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India Currents gave me a voice in days I was very lost. Having my articles selected for publishing was very validating – Shailaja Dixit, Executive Director, Narika, Fremont

Q: My husband is from India, and I am a U.S. citizen by birth. My husband came to the United States illegally. We got married Nov. 8, 2003, and went through what we thought were the right steps to get him legalized. My husband was deported. Now I have to go to India and bring him back. I have heard of a new law that was passed that I would have to remarry my husband in India and live there for 60 days before we can even start a visa process for his return to the United States. Is this true?

A: Based on your circumstances, I recommend that you seek expert immigration advice. Without knowing the full circumstances and the reasons for your husband’s deportation, it is difficult to provide any advice.

It is true that U.S. consulates in India now require 60 days of residence before they will accept your petition. However, I do not know of any law that will require you to remarry. I strongly suggest that you seek expert advice.

Q: I filed a petition for my family in India under the F2A category for their immigrant visa in October 2002. Now if my daughter gets over the age of 21, will the Child Status Protection Act protect her?

A: The Child Status Protection Act became effective on Aug. 6, 2002. This is a complicated statute and essentially, it provides that any immigrant petition that is pending as of Aug. 6, 2002 (or where there is no final action on the beneficiary’s adjustment application or immigrant visa application) is subject to the provisions of this act.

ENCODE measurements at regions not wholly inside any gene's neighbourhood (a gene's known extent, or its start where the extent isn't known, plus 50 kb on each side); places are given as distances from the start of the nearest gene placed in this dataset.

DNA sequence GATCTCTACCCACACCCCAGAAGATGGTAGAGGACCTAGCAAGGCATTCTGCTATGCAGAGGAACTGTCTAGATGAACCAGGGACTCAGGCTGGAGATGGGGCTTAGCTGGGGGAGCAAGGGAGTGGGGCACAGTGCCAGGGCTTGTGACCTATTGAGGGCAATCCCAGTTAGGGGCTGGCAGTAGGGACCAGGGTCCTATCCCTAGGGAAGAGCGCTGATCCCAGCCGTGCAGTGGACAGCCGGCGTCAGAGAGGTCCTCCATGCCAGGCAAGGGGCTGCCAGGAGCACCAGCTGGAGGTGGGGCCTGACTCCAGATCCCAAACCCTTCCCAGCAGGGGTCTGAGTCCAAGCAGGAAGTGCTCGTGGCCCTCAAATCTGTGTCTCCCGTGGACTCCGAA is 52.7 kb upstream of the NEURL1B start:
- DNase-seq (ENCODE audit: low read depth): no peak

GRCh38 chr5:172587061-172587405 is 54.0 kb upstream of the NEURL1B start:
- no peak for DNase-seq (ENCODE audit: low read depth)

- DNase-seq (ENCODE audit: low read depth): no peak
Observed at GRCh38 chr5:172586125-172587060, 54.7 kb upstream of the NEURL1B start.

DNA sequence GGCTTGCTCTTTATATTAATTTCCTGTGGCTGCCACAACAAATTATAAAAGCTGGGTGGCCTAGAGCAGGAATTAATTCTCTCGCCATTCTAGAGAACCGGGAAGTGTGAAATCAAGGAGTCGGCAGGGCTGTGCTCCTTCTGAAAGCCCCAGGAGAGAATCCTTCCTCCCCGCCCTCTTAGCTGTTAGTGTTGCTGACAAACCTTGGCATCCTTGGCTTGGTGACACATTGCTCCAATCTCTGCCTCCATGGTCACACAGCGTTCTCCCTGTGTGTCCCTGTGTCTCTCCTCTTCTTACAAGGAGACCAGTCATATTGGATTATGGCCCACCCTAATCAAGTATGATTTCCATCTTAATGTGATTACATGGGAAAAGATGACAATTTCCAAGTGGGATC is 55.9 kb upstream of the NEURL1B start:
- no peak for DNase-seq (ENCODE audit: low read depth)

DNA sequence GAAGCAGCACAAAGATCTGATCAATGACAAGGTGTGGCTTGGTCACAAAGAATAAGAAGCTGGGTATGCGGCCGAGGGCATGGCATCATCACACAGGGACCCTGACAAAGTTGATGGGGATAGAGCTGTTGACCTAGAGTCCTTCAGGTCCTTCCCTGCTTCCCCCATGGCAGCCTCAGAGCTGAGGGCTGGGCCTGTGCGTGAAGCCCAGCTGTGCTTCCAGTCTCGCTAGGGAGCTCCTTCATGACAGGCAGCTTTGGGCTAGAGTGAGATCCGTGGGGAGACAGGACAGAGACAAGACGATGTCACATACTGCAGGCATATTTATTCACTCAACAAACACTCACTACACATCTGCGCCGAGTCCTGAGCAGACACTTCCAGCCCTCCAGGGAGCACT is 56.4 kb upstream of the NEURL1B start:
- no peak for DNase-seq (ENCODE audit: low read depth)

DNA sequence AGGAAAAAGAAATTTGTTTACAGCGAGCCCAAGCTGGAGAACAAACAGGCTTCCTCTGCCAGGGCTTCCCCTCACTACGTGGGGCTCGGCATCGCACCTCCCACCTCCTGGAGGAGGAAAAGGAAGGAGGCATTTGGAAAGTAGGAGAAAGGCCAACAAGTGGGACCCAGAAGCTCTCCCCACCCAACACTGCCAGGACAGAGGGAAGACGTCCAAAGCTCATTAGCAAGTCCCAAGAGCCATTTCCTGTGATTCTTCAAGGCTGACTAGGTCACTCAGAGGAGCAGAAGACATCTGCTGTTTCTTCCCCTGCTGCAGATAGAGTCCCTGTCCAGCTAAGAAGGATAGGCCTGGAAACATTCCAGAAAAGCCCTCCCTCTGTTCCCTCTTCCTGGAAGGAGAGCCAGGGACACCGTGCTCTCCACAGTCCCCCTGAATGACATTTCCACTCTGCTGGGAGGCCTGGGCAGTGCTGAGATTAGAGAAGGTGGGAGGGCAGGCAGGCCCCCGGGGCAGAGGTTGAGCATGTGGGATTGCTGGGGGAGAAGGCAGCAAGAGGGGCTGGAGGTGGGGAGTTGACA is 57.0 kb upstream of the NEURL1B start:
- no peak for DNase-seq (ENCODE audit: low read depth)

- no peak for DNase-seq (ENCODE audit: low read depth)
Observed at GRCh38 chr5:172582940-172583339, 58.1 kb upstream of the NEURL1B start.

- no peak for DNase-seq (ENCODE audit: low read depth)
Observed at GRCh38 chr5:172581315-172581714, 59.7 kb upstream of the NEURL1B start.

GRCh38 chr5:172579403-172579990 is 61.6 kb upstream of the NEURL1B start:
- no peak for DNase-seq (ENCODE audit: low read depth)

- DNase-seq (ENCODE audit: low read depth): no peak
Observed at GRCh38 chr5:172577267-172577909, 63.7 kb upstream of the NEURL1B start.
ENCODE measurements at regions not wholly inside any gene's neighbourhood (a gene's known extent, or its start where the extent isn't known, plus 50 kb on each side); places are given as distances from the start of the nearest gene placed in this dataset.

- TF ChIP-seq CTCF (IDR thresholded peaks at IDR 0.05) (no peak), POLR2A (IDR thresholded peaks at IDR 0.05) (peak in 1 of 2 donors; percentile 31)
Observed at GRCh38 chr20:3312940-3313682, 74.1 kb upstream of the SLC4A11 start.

This law addresses the problem of minor children losing their eligibility for certain immigration benefits as a result of INS processing delays. The age-out protection for the children of permanent residents works in this way. Essentially, you take the age of the child on the date when an immigrant visa becomes available and reduce it by the number of days the immigrant petition was pending. In addition, the beneficiary must seek to acquire the permanent-residence status within one year of such availability. For example, an individual child who is 21 years and six months old on the date the visa numbers become available, but whose immigrant-visa petition was pending for eight months, would have his or her age reduced by eight months and would continue to be considered a child.

When you later become a naturalized citizen and your child is still under 21, then your child becomes an immediate relative and will be deemed to be a child for the purpose of visa issuance, regardless of his or her age at that time.

Q: I am on H-1B visa and my green card application in EB-3 category is in process. The labor certification is done. My employer in Santa Clara, Calif., is offering me a promotion from software developer to project lead. If I accept the promotion, will it effect my green-card application?

A: Applications for labor certification take a long time and it is unrealistic to expect that an employee will remain in the same position for 3-5 years. Therefore, as long as you are in the same occupation, your green-card application should not be impacted. For the purpose of your I-140 petition, I recommend that your employer indicate that it is filing your petition in the same position as the one indicated on your labor-certification application.

Immigration and business attorney Indu Liladhar-Hathi has an office in San Jose. (408) 294-7999.